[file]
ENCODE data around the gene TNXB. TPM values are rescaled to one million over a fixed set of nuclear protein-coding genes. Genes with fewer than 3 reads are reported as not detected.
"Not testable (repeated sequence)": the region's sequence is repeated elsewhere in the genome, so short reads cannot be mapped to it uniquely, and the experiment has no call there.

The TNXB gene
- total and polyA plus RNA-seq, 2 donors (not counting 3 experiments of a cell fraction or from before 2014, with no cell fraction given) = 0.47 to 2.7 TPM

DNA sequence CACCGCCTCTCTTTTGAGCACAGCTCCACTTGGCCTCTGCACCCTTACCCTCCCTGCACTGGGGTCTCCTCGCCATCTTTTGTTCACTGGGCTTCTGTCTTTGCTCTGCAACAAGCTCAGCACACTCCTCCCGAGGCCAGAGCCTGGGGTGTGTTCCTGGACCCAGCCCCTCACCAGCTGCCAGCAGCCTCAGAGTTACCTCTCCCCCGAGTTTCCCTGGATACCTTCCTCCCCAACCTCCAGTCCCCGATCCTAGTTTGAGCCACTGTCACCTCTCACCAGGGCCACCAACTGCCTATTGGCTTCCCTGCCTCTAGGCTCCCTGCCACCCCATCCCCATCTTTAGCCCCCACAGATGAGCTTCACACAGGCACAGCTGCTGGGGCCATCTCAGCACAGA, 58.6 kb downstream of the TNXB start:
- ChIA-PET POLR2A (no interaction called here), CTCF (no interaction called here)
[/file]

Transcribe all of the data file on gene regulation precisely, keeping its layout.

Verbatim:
ENCODE data around the gene TNXB. TPM values are rescaled to one million over a fixed set of nuclear protein-coding genes. Genes with fewer than 3 reads are reported as not detected.
"Not testable (repeated sequence)": the region's sequence is repeated elsewhere in the genome, so short reads cannot be mapped to it uniquely, and the experiment has no call there.

The TNXB gene
- total and polyA plus RNA-seq, 2 donors (not counting 3 experiments of a cell fraction or from before 2014, with no cell fraction given) = 0.47 to 2.7 TPM

DNA sequence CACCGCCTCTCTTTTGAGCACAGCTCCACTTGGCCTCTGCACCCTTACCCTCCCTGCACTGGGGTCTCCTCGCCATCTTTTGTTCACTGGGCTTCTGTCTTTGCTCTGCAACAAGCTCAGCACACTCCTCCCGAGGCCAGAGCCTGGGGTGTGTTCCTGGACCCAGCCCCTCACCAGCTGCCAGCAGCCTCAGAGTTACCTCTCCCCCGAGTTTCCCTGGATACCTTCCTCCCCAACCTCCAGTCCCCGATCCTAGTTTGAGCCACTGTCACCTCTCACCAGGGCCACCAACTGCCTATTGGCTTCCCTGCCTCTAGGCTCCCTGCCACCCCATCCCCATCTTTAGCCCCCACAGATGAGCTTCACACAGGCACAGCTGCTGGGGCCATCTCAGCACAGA, 58.6 kb downstream of the TNXB start:
- ChIA-PET POLR2A (no interaction called here), CTCF (no interaction called here)